One way around this dilemma might be to collapse the boundary between religious and secular within society. If people of (varying degrees of) different faiths constitute a civil society, then any member of that society can perhaps rightly comment on any faith to the extent that it effects that society. But this sounds so insipid, easy. I'm looking for a more rigorous ethical basis for my critique.

And, as has been happening more and more lately, I find myself falling back on/reading with interest, Marxist types. In this instance (courtesy of Justin Neuman) I'm looking at Terry Eagleton's 'Reason, Faith, and Revolution: Reflections of the God Debate' (2009).

More, when I've actually read it.

Wednesday, June 17, 2009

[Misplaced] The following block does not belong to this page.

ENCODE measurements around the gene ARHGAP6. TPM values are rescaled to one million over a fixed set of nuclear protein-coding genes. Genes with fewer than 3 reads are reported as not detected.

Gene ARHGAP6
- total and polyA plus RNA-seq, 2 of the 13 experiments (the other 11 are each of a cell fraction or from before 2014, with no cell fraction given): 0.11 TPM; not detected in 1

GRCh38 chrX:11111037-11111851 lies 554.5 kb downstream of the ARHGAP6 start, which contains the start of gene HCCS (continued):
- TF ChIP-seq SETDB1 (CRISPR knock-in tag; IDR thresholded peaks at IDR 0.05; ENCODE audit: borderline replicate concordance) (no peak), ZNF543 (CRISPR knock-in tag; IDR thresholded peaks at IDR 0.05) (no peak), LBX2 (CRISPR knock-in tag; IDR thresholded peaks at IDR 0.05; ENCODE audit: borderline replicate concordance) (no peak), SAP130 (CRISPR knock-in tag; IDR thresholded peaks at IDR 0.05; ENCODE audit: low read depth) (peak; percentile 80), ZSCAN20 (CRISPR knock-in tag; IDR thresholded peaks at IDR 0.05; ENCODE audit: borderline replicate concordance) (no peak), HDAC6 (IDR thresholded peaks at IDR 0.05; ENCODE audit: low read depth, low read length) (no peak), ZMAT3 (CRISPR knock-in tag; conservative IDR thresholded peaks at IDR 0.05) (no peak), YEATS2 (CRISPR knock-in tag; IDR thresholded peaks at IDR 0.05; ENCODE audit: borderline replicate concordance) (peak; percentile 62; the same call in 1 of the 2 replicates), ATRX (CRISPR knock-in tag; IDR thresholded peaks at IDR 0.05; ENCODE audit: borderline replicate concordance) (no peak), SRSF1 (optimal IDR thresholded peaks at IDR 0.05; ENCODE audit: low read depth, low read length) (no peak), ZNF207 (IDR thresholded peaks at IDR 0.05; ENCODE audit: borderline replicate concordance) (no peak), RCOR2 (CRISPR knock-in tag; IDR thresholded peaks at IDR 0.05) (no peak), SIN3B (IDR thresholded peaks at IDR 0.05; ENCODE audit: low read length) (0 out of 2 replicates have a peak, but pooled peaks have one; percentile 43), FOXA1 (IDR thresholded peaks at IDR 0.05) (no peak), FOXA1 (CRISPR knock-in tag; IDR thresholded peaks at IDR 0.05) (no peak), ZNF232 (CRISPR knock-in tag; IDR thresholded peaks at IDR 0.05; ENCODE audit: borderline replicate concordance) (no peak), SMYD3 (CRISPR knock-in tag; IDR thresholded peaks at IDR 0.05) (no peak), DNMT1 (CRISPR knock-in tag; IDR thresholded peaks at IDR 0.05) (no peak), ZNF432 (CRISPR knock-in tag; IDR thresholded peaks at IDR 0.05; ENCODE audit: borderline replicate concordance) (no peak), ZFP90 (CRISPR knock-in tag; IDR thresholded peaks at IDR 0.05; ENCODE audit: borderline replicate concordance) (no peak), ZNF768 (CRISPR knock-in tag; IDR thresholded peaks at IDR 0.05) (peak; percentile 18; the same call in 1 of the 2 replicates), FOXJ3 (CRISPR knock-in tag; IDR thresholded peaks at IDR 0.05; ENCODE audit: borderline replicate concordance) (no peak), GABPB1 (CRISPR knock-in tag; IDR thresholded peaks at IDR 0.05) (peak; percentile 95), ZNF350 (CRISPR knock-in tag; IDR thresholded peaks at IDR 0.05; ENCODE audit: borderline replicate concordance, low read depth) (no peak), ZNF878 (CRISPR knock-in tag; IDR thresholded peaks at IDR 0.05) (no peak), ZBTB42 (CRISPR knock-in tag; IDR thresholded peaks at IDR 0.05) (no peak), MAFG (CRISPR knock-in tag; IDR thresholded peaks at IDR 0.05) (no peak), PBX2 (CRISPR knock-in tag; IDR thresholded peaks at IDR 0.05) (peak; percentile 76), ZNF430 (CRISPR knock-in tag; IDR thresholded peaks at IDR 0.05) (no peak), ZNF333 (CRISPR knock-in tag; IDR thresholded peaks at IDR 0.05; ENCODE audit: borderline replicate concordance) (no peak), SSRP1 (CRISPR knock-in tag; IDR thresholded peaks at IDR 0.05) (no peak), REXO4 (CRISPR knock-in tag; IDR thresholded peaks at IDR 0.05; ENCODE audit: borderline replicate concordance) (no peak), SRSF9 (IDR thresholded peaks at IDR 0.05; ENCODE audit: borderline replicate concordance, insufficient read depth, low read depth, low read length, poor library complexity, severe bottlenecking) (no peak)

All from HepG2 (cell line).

The Southern Baptist Convention (SBC) is the largest Protestant denomination in the world. It has a long history and in the twentieth century had a remarkable social presence. The SBC actively worked against segregation and promoted temperance. Until the 1980s it had relatively progressive policy of sex-education. It also has one of the narrowest views of homosexuality of any mainstream Christian Church. There is nary a mention of homosexuality in the SBC until Anita Bryant’s 1977 campaign to ban lesbian and gay teachers from Florida schools. The SBC passed resolutions in support of Bryant that year, and slowly began to articulate its position on homosexuality. The tone of statements on sexuality from the Church’s main social issued body, the Christian Life Commission, were surprisingly pastoral – gentle even – in the 1980s. Unlike fellow Southern Baptist Jerry Falwell, the CLC seems to have promoted a relatively sympathetic response to the AIDS crisis. However, eventually what is known variously as the Conservative revival, or Fundamentalist takeover, was manifest in the Commission’s sexual policy and, along with anti-abortion campaigning, anti-homosexual politics became the Commission’s principle preoccupation. Which is where the Church seems to be today. It promotes the ex-gay movement, opposes gay marriage, and opposes anti-discrimination legislation (ie actively supports discrimination).